Dr. Prashant Ojha
1. Baby teeth aren’t important. They are just going to fall out anyway!Baby teeth serve many important functions in your child’s development. Baby teeth are natural space maintainers for the permanent teeth. If your child loses a baby tooth too early, this could cause crowding of his/her permanent teeth. The health of your child’s baby teeth can also affect the health of their adult teeth. If you leave dental decay in a baby tooth, it could eventually cause your child pain, abscess, swelling, affect the adult tooth developing under the baby tooth, and the infection could even spread to other parts of the child’s body.2. My child has cavities because he has soft teeth.There is no such thing as having “soft teeth.” In fact, enamel (the outer surface of the tooth) is the hardest substance in the body. There are many factors that cause dental decay so it is often difficult to pinpoint the exact cause. We do know that there are three things required to cause tooth decay: bacteria, a diet for the bacteria (sugar!), and a susceptible host (the tooth).3. It’s okay to soothe your child to sleep by putting them to bed with a bottle of milk.Milk also has sugar which can ultimately cause tooth decay. Like juice, milk is okay to drink but in limited quantities. It is also best to drink milk at mealtime only so your child’s teeth don’t have prolonged exposure to the sugar.4. I can’t get my child to stop sucking his fingers/thumb!If your child has a finger habit, the goal is always to have them stop the habit. Your child’s front baby teeth will be replaced with adult teeth around this time. When the front adult teeth are erupting, you want to avoid any forces placed on these teeth so that they can erupt in their natural positions.  Dentists have many ideas to help parents fight the finger-sucking battle – so make sure to ask at your next check-up visit!5. Bottled water is just as good for your teeth as tap water.Tap water contains an important ingredient (fluoride) which has proven to strengthen the enamel of your teeth. The fluoridation ofcommunity water supplies as safe and effective for preventing tooth decay for over years. Most bottled water does NOT contain fluoride which means your child is missing out on this  for their teeth.6. I don’t need to take my child to the dentist until she starts school.There are many reasons why finding a dental home for your child is beneficial to your family. It’s important of course, tohave the dentist count and check all their teeth for cavities. It’s also important for the dentist to establish a relationship with yourchild to help allay any fears of the dentist, to help establish a preventive plan to help fight tooth decay, and to have a dentist to contactin case of a dental emergency.7. My child can brush her own teeth.Although it may appear that your child can brush his/her own teeth, most likely, they are not getting all the “hard to reach” places. In fact, children do not develop the manual dexterity needed to brush all their teeth on their own until they can write in cursive handwriting. Until then, we recommend allowing your child to brush followed by a thorough brushing by the parent.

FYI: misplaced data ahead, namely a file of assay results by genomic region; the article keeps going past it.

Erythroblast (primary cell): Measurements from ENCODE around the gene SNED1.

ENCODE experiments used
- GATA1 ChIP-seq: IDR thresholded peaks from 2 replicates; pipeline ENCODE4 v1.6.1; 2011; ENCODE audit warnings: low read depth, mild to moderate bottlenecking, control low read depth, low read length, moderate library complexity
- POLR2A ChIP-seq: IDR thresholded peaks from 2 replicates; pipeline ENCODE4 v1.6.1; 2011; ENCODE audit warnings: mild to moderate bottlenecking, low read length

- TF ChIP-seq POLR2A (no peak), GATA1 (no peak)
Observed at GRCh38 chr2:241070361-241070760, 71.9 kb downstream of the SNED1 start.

Importance of Maintaining Good Oral Health

CHINDAMANI DENTAL CENTRE